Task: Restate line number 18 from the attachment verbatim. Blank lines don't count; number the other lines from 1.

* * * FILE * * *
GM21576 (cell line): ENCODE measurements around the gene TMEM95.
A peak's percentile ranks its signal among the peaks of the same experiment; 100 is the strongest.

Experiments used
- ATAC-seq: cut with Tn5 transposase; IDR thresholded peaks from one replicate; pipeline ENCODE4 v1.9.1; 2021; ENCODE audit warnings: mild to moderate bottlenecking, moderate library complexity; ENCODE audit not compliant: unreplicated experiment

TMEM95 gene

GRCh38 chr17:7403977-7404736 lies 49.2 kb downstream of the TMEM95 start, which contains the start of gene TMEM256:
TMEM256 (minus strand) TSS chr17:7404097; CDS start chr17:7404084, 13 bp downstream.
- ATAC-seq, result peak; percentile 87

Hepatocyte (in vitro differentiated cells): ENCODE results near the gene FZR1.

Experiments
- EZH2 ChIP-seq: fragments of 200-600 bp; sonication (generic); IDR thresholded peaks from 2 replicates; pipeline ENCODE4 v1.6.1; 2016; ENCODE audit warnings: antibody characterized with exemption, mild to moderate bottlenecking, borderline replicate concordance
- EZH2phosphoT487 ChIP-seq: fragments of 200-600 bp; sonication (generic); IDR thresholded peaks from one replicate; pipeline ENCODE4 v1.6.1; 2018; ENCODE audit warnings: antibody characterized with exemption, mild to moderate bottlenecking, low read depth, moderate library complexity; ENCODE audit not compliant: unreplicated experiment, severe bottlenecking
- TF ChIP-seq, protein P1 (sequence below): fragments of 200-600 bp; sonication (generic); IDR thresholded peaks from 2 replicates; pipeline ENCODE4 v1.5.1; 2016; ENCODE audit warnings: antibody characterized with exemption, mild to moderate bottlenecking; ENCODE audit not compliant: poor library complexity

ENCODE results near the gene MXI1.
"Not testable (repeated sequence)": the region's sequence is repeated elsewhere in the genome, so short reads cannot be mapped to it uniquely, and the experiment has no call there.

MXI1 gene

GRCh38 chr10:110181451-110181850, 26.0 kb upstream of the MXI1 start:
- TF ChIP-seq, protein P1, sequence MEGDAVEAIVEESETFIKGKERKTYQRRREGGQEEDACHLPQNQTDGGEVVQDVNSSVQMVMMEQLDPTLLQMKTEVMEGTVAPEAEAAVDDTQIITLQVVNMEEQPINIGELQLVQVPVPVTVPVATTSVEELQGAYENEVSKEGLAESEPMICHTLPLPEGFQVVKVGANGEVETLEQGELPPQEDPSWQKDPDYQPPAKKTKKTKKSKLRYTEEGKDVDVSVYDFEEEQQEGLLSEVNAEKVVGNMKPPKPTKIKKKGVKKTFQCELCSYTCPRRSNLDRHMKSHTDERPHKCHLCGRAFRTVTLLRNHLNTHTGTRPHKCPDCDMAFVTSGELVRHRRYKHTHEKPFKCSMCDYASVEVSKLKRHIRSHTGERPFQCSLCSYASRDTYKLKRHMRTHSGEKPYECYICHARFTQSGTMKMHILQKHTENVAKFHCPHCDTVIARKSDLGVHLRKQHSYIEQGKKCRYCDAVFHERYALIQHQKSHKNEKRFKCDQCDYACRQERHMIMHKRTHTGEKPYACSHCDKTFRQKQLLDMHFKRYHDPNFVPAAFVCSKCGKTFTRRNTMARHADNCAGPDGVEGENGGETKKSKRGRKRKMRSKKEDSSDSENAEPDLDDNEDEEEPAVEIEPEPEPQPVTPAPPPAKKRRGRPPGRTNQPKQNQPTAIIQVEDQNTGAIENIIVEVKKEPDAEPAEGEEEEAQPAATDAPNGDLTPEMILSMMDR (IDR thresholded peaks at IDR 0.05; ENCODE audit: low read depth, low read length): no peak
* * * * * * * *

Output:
- TF ChIP-seq, protein P1, sequence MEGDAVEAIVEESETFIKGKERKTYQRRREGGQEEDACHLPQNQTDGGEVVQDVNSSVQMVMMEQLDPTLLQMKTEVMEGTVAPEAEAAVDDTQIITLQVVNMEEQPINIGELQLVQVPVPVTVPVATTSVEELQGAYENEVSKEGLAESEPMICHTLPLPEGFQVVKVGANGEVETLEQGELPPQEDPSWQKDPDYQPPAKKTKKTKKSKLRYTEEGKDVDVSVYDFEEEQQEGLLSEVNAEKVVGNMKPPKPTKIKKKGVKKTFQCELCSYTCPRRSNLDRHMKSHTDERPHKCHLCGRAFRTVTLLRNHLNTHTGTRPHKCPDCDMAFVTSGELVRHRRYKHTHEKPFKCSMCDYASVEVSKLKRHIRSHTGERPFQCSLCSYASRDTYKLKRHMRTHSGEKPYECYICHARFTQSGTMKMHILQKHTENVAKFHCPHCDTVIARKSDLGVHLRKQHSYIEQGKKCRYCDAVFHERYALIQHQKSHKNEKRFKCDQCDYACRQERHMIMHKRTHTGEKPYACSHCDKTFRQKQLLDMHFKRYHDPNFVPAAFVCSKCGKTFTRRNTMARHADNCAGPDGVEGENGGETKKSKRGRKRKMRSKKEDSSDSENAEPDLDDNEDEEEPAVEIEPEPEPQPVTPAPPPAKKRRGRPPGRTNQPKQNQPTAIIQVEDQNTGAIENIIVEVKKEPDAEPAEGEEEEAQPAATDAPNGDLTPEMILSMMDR (IDR thresholded peaks at IDR 0.05; ENCODE audit: low read depth, low read length): no peak